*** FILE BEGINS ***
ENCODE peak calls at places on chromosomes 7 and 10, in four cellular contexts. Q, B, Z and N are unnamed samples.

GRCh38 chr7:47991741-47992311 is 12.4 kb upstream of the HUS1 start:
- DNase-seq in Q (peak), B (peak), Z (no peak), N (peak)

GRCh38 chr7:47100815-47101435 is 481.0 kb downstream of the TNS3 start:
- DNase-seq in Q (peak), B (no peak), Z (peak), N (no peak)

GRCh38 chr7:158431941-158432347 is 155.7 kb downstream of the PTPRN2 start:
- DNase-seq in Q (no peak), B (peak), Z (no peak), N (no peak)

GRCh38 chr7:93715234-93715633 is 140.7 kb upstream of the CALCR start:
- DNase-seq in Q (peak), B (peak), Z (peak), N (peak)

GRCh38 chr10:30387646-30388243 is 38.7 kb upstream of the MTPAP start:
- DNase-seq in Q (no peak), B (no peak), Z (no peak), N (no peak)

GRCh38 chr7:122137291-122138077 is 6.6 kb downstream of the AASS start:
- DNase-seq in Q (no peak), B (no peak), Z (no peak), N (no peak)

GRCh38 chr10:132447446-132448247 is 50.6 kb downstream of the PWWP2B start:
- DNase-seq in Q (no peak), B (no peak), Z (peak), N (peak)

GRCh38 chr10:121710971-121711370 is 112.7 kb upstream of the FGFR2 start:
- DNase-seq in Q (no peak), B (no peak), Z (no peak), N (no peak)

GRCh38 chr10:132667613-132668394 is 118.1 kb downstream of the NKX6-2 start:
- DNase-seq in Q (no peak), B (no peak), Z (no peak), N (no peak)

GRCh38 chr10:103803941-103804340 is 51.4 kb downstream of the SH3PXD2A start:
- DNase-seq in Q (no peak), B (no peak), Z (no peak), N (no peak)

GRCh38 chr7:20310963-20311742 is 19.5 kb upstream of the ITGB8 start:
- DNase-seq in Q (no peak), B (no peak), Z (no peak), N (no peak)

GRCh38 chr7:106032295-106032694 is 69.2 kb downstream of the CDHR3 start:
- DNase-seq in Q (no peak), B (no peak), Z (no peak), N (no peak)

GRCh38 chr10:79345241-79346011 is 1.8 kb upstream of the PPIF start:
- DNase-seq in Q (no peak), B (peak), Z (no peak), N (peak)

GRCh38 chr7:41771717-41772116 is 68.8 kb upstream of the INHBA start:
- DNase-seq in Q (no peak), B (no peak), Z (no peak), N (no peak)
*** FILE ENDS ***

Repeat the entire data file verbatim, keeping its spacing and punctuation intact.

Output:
ENCODE peak calls at places on chromosomes 7 and 10, in four cellular contexts. Q, B, Z and N are unnamed samples.

GRCh38 chr7:47991741-47992311 is 12.4 kb upstream of the HUS1 start:
- DNase-seq in Q (peak), B (peak), Z (no peak), N (peak)

GRCh38 chr7:47100815-47101435 is 481.0 kb downstream of the TNS3 start:
- DNase-seq in Q (peak), B (no peak), Z (peak), N (no peak)

GRCh38 chr7:158431941-158432347 is 155.7 kb downstream of the PTPRN2 start:
- DNase-seq in Q (no peak), B (peak), Z (no peak), N (no peak)

GRCh38 chr7:93715234-93715633 is 140.7 kb upstream of the CALCR start:
- DNase-seq in Q (peak), B (peak), Z (peak), N (peak)

GRCh38 chr10:30387646-30388243 is 38.7 kb upstream of the MTPAP start:
- DNase-seq in Q (no peak), B (no peak), Z (no peak), N (no peak)

GRCh38 chr7:122137291-122138077 is 6.6 kb downstream of the AASS start:
- DNase-seq in Q (no peak), B (no peak), Z (no peak), N (no peak)

GRCh38 chr10:132447446-132448247 is 50.6 kb downstream of the PWWP2B start:
- DNase-seq in Q (no peak), B (no peak), Z (peak), N (peak)

GRCh38 chr10:121710971-121711370 is 112.7 kb upstream of the FGFR2 start:
- DNase-seq in Q (no peak), B (no peak), Z (no peak), N (no peak)

GRCh38 chr10:132667613-132668394 is 118.1 kb downstream of the NKX6-2 start:
- DNase-seq in Q (no peak), B (no peak), Z (no peak), N (no peak)

GRCh38 chr10:103803941-103804340 is 51.4 kb downstream of the SH3PXD2A start:
- DNase-seq in Q (no peak), B (no peak), Z (no peak), N (no peak)

GRCh38 chr7:20310963-20311742 is 19.5 kb upstream of the ITGB8 start:
- DNase-seq in Q (no peak), B (no peak), Z (no peak), N (no peak)

GRCh38 chr7:106032295-106032694 is 69.2 kb downstream of the CDHR3 start:
- DNase-seq in Q (no peak), B (no peak), Z (no peak), N (no peak)

GRCh38 chr10:79345241-79346011 is 1.8 kb upstream of the PPIF start:
- DNase-seq in Q (no peak), B (peak), Z (no peak), N (peak)

GRCh38 chr7:41771717-41772116 is 68.8 kb upstream of the INHBA start:
- DNase-seq in Q (no peak), B (no peak), Z (no peak), N (no peak)